Plantar Fasciitis

Plantar Fasciitis

Are you experiencing heel pain that limits your ability to walk and stand?

It could be plantar fasciitis. Plantar fasciitis is the most common foot condition treated by medical providers and occurs in about 10% of the population over the course of a lifetime. The plantar fascia is a thick band of tissue that attaches from the heel to the toes and helps provide arch support for the foot. Plantar fasciitis is microscopic degeneration and subsequent thickening of the tissue. The heel pain is usually felt with the initial steps in the morning or after prolonged inactivity. The risk factors for plantar fasciitis include limited ankle range of motion, older age, increased body weight, running or a recent increase in physical activity.

What can you do at home to treat plantar fasciitis?
One of the best things you can do at home to treat your heel pain is stretch. Stretching the calf and the plantar fascia helps to increase flexibility and reduce stress on the tissues.

Calf stretching (gastrocnemius & soleus)

  • Stand in a stride stance with your involved leg back and your body facing a wall. Keep the back leg straight and heel on the floor. Lean into the wall until a stretch is felt. Hold for 30 seconds. Next, bend the back knee slightly with your heel still on the floor. Hold for 30 seconds. Perform 2 sets of the stretches and try to do them 2-3x/day.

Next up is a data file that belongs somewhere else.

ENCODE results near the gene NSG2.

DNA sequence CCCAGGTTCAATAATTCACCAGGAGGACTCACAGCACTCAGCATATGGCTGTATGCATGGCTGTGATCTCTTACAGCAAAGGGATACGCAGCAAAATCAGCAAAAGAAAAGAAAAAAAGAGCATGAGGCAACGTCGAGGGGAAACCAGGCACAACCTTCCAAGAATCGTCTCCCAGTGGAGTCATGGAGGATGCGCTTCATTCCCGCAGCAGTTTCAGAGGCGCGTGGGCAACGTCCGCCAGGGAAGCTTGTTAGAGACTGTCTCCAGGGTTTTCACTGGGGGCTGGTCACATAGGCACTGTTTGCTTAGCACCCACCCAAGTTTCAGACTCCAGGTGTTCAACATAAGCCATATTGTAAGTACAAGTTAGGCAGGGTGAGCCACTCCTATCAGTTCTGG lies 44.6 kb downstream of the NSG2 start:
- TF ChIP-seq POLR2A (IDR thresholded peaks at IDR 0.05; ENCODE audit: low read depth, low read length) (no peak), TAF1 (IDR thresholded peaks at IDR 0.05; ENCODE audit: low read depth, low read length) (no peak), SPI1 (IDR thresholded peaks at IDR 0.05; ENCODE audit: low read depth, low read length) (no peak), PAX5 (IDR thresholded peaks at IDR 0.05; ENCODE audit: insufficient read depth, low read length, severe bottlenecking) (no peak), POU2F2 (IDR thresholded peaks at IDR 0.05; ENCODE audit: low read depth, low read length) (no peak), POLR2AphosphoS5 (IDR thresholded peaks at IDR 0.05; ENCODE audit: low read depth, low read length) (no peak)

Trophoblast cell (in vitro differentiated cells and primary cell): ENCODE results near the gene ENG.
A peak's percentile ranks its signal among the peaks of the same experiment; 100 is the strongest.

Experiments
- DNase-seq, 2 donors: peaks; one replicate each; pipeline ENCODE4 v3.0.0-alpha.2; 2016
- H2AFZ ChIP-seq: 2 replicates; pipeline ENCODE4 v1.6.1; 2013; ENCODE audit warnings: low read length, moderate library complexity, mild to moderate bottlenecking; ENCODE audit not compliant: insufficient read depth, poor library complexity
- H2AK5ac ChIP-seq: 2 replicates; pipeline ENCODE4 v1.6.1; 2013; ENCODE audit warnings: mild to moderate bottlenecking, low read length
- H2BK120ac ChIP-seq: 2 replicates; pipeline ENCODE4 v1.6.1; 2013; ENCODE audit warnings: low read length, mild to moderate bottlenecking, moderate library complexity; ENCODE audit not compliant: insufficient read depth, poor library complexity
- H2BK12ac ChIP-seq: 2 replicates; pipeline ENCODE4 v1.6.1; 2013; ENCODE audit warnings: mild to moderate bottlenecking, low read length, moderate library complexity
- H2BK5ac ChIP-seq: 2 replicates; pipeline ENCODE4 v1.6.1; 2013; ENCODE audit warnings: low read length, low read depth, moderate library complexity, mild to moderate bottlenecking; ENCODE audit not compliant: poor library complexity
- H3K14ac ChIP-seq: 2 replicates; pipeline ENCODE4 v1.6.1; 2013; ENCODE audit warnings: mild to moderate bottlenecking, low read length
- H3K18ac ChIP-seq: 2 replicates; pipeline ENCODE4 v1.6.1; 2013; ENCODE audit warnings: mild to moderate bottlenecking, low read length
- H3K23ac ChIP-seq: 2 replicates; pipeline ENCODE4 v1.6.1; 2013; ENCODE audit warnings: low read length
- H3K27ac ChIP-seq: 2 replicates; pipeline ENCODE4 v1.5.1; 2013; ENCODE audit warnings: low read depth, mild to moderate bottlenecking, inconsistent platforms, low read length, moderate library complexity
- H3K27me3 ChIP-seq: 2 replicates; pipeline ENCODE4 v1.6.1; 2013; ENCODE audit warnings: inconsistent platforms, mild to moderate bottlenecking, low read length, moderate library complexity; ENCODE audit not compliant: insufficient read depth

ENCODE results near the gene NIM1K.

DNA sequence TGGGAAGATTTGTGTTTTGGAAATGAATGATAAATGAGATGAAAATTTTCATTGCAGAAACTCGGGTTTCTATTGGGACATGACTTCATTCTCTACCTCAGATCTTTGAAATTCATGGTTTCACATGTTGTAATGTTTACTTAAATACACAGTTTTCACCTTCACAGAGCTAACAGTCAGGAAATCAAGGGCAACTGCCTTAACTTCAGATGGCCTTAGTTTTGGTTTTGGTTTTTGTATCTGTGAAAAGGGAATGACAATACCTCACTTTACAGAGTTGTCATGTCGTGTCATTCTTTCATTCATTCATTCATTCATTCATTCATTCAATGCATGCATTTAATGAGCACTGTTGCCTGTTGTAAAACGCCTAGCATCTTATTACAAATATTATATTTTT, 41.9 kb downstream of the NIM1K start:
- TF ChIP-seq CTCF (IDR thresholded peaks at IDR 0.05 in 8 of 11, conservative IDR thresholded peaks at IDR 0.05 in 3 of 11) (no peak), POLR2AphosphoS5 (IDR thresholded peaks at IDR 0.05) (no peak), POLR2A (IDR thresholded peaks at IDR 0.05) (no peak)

Plantar fascia stretching

  • In sitting, cross your involved leg over the other leg. Pull your toes back toward your shin until a stretch is felt in your plantar fascia. You can massage the bottom of your foot in this position as well. Hold the stretch for 30 seconds and perform 2 times.

Icing: Wrap an ice pack around the bottom of the foot for 10-15 minutes to reduce pain and inflammation. You can also freeze a water bottle and roll it along the bottom of the foot to massage and ice your foot at the same time.

How can a physical therapist help?

  • Manual therapy: A physical therapist can perform massage techniques and joint mobilizations to increase ankle range of motion and reduce muscular restrictions.
  • Taping: Kinesiotape can be applied in various ways for pain reduction and to improve function.
  • Foot Orthoses & Night Splints: Your physical therapist or podiatrist may recommend foot orthoses to support the arch and cushion the heel. Night splints can help to maintain the ideal alignment of your foot while sleeping and reduce pain with the first step in the morning.
  • Therapeutic exercises: A physical therapist will perform a full evaluation and develop a personalized exercise program to address any strength and flexibility deficits.

What is the next step towards recovery?
Consider making an appointment with a podiatrist for a thorough evaluation of your heel pain. If you don't have a podiatrist, we would be happy to provide you with a referral to a local physician. Give us a call at Two Trees Ortho to set up an appointment at our Ventura or Oxnard location and start your path towards recovery.

Sarah Wallington, PT, MPT
I am a physical therapist and clinic supervisor at the Two Trees Ortho location in Oxnard (2100 Solar Drive, Ste 204). I specialize in treating orthopedic conditions and I have been a member of the Two Trees team since 2014. I am particularly interested in the foot and ankle and abnormal movement patterns that lead to pain and dysfunction.